the wonderful things I saw. Continue reading
Ken and all the best guys load up/lug our trailer at Brimfield.
Four truck and trailer loads went home this time.
We will miss Brimfield with all its enticing stuff, frantic excitement
and the world’s best buddies! Till next next year…..
The truck and trailer are unloaded, the big stuff has melted into the barns and the smaller things lounge on the porches to be sorted and disbursed to the house, Bournebrook and customers who are waiting, I hope, patiently. I wonder who I am, where I am as I work my way back to real (?) life, so different from crazy, frantic, wonderful Brimfield World. I’m glad to be home and wish I were there all at the same time.
I love every minute of Brimfield and my war stories tend to be ones that describe friends, great deals and good times (even the guy who gave my husband, Ken, a price of $2500 on a table and me…lagging less than 30 seconds behind…a price of $3000 made us laugh. We just can’t see the point of choosing unhappy over happy. And, let me just say that, at $2500, the table was $2000 over our price range anyway!)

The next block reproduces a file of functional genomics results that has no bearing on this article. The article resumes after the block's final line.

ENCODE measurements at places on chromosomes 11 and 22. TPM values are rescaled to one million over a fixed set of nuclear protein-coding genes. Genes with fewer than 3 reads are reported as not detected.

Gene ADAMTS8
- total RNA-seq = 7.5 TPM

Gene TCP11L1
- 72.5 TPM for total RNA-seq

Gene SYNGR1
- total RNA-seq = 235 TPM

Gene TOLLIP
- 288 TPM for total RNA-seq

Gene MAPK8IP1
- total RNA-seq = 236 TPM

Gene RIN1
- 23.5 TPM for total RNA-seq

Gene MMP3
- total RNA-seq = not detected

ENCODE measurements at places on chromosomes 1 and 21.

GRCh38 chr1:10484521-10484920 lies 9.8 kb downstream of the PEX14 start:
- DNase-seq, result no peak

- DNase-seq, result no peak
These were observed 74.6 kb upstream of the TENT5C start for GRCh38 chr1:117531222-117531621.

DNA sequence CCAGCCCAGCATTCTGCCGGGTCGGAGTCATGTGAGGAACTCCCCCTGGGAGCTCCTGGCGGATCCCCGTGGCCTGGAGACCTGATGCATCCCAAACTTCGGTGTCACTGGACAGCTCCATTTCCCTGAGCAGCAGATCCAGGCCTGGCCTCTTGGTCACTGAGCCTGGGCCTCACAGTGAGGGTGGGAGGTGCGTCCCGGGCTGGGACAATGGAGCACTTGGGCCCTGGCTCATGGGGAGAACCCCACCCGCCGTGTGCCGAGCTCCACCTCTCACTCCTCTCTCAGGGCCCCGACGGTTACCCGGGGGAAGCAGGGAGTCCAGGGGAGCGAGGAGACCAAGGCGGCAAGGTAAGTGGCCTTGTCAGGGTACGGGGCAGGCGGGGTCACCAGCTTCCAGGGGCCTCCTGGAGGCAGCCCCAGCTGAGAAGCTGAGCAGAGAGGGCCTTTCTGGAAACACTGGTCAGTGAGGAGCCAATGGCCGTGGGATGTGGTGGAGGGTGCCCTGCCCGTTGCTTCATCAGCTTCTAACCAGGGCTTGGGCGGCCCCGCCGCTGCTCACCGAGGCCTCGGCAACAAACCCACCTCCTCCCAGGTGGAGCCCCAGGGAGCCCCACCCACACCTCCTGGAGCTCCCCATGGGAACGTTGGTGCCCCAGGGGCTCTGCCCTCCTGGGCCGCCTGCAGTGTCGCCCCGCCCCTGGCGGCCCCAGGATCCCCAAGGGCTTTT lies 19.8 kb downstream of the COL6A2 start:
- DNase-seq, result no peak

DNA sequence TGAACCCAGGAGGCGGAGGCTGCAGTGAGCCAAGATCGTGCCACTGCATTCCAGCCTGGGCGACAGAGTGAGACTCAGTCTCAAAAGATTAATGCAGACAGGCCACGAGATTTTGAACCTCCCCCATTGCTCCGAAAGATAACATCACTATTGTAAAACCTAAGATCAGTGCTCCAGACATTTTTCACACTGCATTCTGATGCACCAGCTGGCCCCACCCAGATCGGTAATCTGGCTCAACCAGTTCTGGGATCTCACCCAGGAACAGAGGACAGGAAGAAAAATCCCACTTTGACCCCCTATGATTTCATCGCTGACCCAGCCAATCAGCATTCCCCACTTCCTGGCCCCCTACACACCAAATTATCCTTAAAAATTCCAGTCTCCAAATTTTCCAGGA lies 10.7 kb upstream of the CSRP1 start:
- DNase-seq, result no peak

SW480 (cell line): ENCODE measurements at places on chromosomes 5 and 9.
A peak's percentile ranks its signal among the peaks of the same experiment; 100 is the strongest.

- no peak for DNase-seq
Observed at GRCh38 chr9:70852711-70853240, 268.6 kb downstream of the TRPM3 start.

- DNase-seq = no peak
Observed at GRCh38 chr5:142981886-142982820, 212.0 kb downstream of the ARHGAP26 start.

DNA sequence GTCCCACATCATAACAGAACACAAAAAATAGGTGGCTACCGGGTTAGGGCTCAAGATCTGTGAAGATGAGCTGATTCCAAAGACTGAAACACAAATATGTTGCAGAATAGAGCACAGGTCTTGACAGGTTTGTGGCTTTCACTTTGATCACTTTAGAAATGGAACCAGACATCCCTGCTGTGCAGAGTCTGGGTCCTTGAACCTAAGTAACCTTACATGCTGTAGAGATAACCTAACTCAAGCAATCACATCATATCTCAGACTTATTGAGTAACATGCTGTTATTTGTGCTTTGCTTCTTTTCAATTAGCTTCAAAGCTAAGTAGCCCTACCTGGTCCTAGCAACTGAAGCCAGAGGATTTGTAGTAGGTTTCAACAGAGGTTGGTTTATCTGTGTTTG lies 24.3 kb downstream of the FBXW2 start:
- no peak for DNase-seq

I have to say, however, that I couldn’t run fast enough to avoid all of those other, negative kind of war stories. Some people thrive on grabbing the ear of any unsuspecting passerby to describe, in unattractive detail, the misfortunes of their lives, the lack of money, the ones who done them wrong. They don’t know how much they are negatively affecting their own lives and attracting more unfortunate situations. Not to mention how they bring everyone in their path down. I have decided that enough is enough! I have a plan for Brimfield in September….
My textile dealer/friend, Sharon and her partner, Susan, have developed a fabulous line of colognes made from essential oils and crystals that are meant to affect changes in your system that allow you to attract clarity, happiness, prosperity, love, etc. Come September, I am going to copy the department store perfume girls and just spray Sharon’s happy formula on anyone who looks, talks or acts in any way unhappy! I will have a CD in my pocket playing that old